Configuring the products to support data security

Data security with Change Data Delivery is accomplished by deploying and operating the products in a secure environment (encrypted file systems, VPN technologies that include secure network connections, firewall security and controlling access to the system perimeter). Direct security of data within the scope of the product is managed by controlling the access to administrator operators on the system where Change Data Delivery is installed along with the product administration account (the account under which Change Data Delivery is installed).

You also need to consider security of the data in cases where support trace logging is configured. By default, the product captures this data to the same location where the product is installed (and this should be on a secure file system). The process by which you manage these captured logs, including their retention and distribution, can affect data security and you should develop a secure procedure that meets GDPR handling requirements.

Note also that Change Data Delivery requires access to individual datastores to operate. Managing the credentials that are required for connecting to datastores is important to achieving a secure environment. These credentials are not stored securely (using encryption) by the products so encryption of the file systems where these are stored along with limiting user access to these areas is required.

Finally, from an operations perspective, the Management Console user interface tools allow storing these credentials for convenience in a non-secure environment. For stronger security, it is recommended that this option be disabled for management of datastores in Management Console and have users always be prompted for the access credentials to individual datastores.

More information about user access security and managing users and datastores in Management Console can be found in IBM Knowledge Center here:

Data lifecycle

Change Data Delivery is data agnostic, not specifically aware of the nature of data that it handles other than at a technical level (encoding, data type, size). As such, the product can never be aware of the presence (or lack thereof) of personal data, except for the aforementioned cases where a customer has explicitly defined handling data that might be personal in nature. It is up to customer discretion if there is the possibility that personal data is present in the data that is being moved by this product.

More information is available in IBM Knowledge Center about the general high-level process for data handing: About CDC Replication

Briefly summarizing as it relates to GDPR, data is taken from a source by a source CDC agent and sent to an eventual target by a target CDC agent. Depending on the configuration and the types of sources and targets involved, the product reads data from a source, stages data in program memory (and in some cases stages data to temporary disk storage cache), transmits the data via a network connection, stages data again in program memory (and again sometimes also to disk storage cache), and then moves data to an eventual target.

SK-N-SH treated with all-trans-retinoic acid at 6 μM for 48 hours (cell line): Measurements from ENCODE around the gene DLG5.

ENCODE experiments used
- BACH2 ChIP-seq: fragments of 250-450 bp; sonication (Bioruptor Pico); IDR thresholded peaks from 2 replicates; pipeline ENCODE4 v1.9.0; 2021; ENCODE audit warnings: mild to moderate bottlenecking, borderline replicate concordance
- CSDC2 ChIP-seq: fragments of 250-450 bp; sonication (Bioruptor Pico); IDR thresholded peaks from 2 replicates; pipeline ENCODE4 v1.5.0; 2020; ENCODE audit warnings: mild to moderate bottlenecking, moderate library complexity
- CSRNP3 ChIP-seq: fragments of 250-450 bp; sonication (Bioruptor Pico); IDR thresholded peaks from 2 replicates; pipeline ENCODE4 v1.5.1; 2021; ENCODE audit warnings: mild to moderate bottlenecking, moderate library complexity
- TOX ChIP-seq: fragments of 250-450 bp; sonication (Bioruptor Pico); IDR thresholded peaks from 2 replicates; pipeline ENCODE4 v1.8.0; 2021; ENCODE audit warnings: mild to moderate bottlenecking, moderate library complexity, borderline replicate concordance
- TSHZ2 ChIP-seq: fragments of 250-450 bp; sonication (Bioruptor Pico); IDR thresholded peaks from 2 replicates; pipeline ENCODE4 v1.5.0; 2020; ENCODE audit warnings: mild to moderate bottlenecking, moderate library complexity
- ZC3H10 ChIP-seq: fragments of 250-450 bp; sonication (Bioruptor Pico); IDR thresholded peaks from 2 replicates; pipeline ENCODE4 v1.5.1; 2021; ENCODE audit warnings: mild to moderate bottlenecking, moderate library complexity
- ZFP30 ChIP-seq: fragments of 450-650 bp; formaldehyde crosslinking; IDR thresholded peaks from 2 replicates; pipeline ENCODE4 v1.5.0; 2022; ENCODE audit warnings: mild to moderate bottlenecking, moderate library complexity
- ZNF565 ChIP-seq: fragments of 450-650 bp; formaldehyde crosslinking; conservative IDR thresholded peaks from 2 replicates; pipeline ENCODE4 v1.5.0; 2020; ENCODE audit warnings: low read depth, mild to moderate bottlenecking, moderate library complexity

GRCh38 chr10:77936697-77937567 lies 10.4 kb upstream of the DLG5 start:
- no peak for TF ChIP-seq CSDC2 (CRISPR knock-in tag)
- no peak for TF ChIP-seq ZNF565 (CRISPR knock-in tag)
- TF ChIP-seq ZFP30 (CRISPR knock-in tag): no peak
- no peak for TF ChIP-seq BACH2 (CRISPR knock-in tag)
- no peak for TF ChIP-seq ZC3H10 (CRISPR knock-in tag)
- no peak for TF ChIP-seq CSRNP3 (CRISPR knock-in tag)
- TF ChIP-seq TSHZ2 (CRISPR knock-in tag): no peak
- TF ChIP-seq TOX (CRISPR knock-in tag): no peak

Because the product also gives users the ability to define specialized handling of specific data (for example data filtering and translations), there can then be certain specific cases where a customer may explicitly define data that is personal in nature to be handled in a specific way. In these cases, the classic replication agents would be acting on the personal data, although not in such a way that the product is aware of the nature of the data and only based on the customer defined rules.

If any personal data is present that could be handled by the product on a source, or as described in how a customer has configured the product to handle specific data, then this is the path and lifecycle it would follow.

During special (customer controlled) situations such a diagnostic servicing, product trace logging could be enabled which could result in data being captured in these logs. These logs would be persisted to disk storage where the product resides, with the normal process being the customer providing them to IBM to assist with servicing. Best practice is to immediately remove these logs from the system once collected and provided to service to end the lifecycle of any potential personal data that may be contained in logs at this point.

Note that if there is a desire to see that no personal data is shared with IBM in logs collected for product servicing, it is a customer responsibility to ensure that said data has either been removed or rendered no longer personal.

Finally, it should be noted that the nature of the data, the handling, and the lifecycle as such on either side of Change Data Delivery (source or target) will have its own specifics related to personal data and the GDPR. For information on that, consult product documentation related to these sources and targets.

Personal data used for online contact with IBM

CDD clients can submit online comments/feedback/requests to contact IBM about CDD subjects in a variety of ways, primarily:

  • Public comments area on pages in the CDD community on IBM developerWorks
  • Public comments area on pages of CDD documentation in IBM Knowledge Center
  • Public comments in the CDD space of dWAnswers
  • Feedback forms in the CDD community

Typically, only the client name and email address are used to enable personal replies for the subject of the contact, and the use of personal data conforms to the IBM Online Privacy Statement.